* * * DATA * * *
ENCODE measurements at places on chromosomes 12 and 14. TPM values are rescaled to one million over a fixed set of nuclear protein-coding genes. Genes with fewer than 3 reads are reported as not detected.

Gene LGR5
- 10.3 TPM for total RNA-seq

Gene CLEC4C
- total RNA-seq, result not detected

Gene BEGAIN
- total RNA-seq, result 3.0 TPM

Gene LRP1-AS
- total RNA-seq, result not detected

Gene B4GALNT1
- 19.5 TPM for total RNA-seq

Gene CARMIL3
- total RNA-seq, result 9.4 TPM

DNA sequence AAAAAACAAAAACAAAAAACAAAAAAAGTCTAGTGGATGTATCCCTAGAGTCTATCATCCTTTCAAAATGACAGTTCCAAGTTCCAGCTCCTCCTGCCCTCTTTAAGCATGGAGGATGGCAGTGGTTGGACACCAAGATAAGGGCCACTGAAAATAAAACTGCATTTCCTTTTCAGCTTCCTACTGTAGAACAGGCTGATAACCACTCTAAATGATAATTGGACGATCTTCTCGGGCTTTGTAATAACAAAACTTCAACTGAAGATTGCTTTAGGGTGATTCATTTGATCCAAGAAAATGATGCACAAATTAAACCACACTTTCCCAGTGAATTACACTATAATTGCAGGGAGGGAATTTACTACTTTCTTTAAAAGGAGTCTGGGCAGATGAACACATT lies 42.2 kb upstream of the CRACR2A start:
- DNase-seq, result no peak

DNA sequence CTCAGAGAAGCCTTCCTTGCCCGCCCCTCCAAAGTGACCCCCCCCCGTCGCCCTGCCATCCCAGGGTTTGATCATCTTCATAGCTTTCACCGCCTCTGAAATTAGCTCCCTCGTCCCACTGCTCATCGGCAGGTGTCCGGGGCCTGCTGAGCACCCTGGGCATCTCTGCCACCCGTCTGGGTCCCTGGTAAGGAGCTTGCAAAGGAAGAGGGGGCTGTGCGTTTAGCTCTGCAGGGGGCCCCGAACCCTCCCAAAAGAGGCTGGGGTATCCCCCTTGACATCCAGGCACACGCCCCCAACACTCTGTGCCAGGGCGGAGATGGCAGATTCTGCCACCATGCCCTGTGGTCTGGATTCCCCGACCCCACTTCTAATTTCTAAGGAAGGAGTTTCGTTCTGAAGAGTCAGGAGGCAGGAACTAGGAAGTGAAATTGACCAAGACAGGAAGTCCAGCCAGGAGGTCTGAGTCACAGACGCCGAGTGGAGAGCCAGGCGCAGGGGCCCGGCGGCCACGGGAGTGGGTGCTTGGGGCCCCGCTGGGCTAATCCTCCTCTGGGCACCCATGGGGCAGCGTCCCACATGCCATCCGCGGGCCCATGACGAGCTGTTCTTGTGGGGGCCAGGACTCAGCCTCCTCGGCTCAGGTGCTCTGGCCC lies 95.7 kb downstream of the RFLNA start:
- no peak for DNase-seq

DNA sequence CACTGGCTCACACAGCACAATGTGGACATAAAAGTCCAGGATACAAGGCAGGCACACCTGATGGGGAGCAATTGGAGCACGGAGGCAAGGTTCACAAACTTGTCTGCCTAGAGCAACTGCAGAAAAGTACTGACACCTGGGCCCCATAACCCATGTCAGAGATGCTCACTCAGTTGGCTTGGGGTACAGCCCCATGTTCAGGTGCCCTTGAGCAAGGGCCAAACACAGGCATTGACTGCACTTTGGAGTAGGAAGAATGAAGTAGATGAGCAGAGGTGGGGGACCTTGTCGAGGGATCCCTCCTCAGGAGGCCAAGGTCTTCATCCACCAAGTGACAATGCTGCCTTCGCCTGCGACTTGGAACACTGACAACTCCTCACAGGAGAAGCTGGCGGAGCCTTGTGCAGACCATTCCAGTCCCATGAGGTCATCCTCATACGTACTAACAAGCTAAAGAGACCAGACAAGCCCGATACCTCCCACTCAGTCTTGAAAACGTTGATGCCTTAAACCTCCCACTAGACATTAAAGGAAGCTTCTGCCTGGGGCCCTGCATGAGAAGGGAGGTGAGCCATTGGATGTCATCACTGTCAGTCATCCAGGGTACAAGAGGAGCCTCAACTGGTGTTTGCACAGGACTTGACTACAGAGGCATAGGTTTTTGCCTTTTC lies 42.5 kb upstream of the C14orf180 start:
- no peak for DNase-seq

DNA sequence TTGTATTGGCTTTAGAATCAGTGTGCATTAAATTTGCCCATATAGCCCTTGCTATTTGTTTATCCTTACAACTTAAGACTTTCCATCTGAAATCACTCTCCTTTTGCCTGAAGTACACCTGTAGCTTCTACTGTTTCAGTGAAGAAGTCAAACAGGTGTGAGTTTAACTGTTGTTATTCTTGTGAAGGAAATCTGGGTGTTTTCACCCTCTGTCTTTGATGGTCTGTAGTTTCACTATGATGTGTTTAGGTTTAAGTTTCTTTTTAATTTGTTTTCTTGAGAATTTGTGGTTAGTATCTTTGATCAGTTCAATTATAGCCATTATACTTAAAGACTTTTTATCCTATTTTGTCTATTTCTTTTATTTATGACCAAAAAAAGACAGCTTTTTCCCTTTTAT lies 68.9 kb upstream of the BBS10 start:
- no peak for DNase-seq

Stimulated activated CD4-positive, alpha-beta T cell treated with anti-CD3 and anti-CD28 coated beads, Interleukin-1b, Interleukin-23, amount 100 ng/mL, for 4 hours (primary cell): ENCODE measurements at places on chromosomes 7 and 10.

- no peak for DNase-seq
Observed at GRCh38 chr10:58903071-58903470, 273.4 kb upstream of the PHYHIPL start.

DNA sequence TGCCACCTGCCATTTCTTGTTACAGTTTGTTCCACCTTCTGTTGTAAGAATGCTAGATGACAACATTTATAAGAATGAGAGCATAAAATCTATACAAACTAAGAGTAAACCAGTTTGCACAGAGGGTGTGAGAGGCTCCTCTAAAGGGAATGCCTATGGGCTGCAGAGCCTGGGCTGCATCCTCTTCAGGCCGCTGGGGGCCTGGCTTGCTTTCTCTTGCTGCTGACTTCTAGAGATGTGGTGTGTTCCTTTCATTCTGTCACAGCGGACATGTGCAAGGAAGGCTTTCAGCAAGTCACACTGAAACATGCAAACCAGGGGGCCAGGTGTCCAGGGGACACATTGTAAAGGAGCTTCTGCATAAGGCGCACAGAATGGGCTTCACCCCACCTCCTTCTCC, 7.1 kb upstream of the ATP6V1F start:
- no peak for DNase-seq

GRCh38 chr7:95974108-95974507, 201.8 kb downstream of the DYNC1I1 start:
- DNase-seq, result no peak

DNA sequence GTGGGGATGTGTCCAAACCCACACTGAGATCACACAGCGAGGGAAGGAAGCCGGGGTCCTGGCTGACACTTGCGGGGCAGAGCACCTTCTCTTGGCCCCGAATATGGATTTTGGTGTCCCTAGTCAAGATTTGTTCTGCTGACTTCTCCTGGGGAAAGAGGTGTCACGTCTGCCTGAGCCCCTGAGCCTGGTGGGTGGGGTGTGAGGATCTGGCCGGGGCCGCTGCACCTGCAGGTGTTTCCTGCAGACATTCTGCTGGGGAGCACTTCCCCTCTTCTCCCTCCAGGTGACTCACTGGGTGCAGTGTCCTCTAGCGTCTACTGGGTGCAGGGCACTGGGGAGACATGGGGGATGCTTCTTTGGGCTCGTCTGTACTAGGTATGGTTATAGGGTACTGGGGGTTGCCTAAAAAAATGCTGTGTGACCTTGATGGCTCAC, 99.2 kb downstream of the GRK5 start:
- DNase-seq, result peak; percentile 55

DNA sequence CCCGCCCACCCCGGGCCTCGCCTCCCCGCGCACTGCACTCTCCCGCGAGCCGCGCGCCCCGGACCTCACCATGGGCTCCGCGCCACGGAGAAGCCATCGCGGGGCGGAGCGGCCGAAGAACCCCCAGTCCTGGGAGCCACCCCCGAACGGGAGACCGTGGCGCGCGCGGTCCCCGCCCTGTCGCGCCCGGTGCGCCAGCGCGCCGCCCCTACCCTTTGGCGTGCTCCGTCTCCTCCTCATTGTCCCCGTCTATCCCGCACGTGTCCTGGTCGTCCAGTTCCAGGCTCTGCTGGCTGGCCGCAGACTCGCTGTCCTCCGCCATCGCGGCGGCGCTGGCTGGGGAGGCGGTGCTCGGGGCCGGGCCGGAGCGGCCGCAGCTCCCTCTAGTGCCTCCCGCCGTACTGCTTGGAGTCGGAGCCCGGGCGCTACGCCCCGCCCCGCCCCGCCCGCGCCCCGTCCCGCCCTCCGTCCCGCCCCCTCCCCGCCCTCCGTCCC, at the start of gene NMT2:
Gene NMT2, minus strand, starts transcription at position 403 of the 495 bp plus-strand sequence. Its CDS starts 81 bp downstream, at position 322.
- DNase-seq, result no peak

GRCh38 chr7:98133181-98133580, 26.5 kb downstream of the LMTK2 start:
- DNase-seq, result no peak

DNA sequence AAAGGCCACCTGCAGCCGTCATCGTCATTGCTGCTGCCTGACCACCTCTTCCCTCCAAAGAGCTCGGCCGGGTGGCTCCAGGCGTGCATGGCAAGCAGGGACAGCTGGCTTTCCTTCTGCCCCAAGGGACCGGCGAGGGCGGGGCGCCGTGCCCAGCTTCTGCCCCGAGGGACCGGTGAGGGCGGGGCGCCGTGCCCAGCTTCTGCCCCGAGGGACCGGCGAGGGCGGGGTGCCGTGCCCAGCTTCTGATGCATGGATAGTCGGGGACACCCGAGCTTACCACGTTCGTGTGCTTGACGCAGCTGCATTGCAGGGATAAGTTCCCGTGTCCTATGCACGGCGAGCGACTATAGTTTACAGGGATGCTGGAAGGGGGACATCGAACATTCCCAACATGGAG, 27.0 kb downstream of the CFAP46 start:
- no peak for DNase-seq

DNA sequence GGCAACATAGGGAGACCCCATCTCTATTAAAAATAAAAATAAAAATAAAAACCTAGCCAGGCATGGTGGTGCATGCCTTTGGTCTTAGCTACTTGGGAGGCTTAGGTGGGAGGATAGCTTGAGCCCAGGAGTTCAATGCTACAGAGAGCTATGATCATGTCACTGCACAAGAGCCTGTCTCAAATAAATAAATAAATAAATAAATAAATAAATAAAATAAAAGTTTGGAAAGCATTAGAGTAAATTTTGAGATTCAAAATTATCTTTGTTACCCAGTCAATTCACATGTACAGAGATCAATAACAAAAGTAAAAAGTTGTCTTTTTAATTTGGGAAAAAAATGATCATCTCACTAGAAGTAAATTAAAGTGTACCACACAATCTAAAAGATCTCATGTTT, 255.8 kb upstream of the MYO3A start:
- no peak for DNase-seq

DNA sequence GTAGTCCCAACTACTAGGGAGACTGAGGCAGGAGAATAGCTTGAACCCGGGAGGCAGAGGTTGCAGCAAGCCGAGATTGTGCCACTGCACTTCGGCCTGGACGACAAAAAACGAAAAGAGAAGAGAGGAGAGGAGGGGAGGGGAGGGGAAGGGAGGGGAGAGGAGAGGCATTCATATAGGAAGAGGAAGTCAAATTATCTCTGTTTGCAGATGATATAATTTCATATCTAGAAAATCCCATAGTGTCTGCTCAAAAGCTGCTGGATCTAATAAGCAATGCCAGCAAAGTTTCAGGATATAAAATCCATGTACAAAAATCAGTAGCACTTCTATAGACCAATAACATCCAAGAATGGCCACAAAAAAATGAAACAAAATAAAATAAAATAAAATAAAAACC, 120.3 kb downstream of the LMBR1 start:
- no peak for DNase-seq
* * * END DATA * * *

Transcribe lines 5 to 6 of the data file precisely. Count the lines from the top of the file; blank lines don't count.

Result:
- total RNA-seq, result not detected

Gene BEGAIN